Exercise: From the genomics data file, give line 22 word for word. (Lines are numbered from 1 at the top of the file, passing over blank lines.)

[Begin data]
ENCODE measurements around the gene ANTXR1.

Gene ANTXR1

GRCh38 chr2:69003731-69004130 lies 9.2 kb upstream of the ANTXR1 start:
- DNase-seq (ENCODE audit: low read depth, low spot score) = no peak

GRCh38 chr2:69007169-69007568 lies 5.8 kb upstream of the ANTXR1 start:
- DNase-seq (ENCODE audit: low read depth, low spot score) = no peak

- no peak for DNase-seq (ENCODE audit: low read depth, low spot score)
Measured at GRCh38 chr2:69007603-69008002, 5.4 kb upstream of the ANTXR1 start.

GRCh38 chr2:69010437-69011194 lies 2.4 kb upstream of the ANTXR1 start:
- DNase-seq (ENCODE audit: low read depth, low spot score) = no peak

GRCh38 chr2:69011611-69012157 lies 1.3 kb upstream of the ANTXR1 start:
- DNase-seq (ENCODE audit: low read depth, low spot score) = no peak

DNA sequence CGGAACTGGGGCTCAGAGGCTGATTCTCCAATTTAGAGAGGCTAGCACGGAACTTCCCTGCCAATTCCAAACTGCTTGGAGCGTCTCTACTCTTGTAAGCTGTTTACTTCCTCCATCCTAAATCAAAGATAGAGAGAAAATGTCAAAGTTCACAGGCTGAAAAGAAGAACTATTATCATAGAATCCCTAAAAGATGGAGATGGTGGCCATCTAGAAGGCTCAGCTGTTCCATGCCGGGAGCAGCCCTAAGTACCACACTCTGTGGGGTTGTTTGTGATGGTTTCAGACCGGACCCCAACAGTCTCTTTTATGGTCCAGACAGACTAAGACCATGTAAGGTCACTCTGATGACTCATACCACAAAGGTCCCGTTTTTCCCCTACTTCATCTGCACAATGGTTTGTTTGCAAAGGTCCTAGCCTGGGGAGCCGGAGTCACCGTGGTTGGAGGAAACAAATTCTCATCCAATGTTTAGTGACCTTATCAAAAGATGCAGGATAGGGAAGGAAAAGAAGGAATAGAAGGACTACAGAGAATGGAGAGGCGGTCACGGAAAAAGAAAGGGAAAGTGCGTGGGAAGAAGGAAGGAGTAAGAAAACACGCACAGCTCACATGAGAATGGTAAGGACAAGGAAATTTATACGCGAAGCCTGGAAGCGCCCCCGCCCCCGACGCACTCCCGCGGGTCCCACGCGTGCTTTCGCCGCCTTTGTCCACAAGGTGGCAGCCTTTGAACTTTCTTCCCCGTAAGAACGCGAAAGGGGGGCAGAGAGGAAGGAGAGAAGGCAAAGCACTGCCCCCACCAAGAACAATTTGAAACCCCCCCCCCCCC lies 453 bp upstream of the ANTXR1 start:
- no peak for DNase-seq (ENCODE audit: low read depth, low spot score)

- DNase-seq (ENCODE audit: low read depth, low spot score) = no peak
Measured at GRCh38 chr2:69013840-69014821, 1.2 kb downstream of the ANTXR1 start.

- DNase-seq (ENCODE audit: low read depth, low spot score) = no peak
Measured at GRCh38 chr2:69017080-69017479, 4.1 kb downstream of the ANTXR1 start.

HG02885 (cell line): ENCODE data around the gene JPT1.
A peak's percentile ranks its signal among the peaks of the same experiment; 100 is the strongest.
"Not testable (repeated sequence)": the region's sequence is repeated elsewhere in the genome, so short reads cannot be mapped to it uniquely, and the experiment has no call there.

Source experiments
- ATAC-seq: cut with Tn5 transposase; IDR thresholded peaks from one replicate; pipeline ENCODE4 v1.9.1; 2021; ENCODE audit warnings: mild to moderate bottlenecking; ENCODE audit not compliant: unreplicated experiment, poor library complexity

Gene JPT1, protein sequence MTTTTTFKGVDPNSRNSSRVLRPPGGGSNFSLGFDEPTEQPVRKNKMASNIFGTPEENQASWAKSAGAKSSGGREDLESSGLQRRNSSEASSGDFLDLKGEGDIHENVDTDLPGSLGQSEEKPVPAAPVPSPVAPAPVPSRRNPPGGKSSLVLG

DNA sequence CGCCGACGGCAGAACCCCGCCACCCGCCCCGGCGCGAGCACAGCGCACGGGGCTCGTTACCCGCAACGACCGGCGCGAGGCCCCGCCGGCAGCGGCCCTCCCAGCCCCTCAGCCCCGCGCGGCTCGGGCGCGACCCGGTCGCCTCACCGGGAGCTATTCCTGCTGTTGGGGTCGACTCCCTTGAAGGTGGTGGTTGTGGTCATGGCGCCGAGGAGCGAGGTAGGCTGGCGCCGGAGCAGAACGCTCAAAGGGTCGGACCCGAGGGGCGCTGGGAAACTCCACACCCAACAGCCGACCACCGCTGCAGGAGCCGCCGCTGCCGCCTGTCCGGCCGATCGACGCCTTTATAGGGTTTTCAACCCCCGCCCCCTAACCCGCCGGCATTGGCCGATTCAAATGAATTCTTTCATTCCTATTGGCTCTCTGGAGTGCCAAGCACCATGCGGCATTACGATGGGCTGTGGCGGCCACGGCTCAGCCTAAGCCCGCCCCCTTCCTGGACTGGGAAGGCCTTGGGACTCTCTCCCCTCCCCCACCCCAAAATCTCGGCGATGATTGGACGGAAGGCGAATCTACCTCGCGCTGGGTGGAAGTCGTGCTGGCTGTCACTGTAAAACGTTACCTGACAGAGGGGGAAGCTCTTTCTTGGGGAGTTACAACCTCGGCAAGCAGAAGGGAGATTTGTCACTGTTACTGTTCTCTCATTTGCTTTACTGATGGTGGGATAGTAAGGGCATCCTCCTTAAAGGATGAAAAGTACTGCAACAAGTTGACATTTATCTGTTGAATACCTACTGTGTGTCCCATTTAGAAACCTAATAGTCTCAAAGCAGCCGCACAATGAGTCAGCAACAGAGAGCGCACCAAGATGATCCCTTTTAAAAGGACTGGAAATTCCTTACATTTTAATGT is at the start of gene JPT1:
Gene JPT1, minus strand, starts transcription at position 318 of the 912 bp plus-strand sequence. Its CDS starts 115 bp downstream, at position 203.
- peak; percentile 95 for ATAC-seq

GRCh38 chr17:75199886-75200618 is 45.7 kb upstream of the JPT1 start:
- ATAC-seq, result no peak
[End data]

Source experiments